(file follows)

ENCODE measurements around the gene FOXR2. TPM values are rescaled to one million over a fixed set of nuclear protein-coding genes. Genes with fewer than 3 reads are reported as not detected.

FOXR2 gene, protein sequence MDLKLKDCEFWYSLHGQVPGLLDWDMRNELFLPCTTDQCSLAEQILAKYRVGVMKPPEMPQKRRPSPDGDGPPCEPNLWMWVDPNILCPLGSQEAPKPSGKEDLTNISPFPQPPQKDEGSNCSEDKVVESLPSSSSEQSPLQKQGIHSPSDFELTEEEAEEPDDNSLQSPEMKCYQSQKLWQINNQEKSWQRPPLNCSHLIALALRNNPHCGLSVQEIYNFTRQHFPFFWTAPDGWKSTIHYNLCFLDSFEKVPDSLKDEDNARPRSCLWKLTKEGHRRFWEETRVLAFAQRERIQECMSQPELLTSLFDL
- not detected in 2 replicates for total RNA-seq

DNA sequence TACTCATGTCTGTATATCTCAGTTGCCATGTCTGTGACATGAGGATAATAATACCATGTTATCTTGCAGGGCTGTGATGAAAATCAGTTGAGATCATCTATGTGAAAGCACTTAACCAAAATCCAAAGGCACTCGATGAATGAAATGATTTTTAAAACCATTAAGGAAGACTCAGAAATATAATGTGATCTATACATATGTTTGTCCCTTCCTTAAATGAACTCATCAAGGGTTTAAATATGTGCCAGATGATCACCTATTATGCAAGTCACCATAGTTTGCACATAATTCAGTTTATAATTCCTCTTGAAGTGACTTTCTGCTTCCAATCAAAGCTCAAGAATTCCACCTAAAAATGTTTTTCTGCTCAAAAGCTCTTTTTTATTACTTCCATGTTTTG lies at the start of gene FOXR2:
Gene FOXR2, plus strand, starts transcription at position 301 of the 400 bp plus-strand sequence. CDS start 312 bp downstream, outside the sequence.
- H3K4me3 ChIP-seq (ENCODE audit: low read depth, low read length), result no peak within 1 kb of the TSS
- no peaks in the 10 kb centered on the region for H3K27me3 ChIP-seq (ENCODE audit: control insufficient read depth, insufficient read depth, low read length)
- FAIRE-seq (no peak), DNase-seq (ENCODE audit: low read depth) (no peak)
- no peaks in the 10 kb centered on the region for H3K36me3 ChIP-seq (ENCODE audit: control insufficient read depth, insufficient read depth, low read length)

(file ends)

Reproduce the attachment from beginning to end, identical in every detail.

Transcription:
ENCODE measurements around the gene FOXR2. TPM values are rescaled to one million over a fixed set of nuclear protein-coding genes. Genes with fewer than 3 reads are reported as not detected.

FOXR2 gene, protein sequence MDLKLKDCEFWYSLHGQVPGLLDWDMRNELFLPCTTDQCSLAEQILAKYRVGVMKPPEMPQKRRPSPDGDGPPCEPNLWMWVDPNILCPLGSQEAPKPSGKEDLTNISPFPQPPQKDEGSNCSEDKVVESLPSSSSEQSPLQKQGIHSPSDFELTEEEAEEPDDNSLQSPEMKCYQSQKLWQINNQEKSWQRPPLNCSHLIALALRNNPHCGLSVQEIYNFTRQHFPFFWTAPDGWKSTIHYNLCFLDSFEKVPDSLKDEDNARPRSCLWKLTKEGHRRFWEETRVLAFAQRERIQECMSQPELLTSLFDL
- not detected in 2 replicates for total RNA-seq

DNA sequence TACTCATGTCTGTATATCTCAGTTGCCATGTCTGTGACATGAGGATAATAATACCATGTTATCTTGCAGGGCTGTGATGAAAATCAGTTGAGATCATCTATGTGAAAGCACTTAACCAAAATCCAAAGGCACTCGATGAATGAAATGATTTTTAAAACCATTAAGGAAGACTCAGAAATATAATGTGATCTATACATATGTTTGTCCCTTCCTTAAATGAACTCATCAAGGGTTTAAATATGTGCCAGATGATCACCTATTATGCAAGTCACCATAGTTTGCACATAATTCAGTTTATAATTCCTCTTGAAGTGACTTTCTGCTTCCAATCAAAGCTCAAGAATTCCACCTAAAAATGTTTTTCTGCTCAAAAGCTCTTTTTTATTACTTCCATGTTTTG lies at the start of gene FOXR2:
Gene FOXR2, plus strand, starts transcription at position 301 of the 400 bp plus-strand sequence. CDS start 312 bp downstream, outside the sequence.
- H3K4me3 ChIP-seq (ENCODE audit: low read depth, low read length), result no peak within 1 kb of the TSS
- no peaks in the 10 kb centered on the region for H3K27me3 ChIP-seq (ENCODE audit: control insufficient read depth, insufficient read depth, low read length)
- FAIRE-seq (no peak), DNase-seq (ENCODE audit: low read depth) (no peak)
- no peaks in the 10 kb centered on the region for H3K36me3 ChIP-seq (ENCODE audit: control insufficient read depth, insufficient read depth, low read length)